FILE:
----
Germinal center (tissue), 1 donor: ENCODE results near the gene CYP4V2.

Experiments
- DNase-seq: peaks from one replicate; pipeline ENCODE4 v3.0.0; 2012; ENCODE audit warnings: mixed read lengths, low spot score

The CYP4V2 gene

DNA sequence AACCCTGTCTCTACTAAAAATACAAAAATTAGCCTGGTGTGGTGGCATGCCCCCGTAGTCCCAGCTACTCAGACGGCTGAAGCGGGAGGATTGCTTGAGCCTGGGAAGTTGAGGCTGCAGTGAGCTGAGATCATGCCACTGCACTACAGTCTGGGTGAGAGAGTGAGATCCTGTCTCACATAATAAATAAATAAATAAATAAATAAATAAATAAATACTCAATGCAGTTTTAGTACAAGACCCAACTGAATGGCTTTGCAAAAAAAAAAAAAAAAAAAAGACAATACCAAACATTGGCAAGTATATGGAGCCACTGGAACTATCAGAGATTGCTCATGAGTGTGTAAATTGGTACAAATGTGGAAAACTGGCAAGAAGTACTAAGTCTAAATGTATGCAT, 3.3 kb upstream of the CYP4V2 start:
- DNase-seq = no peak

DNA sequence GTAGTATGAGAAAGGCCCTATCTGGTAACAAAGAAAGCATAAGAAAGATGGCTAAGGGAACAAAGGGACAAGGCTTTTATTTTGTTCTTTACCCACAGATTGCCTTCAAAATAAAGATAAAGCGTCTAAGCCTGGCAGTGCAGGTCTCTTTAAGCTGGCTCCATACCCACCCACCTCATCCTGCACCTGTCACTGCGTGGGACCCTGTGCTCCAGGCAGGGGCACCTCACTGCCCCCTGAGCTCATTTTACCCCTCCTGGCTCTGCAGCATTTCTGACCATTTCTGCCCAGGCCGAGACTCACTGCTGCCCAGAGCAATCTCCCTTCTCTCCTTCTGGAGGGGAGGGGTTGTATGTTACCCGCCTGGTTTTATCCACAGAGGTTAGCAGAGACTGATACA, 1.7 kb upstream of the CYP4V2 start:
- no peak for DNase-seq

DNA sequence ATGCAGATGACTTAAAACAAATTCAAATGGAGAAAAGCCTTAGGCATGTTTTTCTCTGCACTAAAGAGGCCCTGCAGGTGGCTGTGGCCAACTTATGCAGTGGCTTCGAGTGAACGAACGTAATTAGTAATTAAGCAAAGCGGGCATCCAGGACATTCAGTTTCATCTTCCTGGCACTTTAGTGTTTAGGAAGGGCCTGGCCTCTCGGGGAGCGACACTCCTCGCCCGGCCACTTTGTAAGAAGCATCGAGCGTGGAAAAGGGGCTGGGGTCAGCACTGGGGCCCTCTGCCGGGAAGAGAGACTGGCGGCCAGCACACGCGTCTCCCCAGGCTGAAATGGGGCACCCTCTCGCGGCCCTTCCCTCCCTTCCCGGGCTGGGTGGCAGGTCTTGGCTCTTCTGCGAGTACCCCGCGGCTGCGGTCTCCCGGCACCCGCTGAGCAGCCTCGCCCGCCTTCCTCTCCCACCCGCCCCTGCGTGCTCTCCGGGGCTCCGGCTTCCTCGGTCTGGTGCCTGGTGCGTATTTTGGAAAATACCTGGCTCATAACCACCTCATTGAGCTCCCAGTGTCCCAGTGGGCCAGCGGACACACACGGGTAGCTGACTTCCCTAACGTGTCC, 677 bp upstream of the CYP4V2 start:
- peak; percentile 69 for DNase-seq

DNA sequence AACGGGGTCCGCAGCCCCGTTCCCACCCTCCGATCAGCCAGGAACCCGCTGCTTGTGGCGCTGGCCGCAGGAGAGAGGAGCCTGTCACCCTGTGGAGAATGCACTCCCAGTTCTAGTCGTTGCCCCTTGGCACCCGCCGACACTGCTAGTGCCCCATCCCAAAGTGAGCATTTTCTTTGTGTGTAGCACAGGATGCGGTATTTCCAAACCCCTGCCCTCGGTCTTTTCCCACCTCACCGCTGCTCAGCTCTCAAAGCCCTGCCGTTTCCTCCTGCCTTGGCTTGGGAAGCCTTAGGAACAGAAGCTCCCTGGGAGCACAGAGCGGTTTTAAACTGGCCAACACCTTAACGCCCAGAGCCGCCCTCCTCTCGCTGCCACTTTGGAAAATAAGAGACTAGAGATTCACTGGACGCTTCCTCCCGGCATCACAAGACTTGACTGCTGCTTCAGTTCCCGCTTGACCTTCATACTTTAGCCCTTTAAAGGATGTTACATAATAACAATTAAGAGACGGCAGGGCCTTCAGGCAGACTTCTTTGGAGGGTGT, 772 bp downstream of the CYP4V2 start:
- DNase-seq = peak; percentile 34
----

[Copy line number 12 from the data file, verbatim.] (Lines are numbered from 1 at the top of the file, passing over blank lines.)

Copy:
- DNase-seq = peak; percentile 34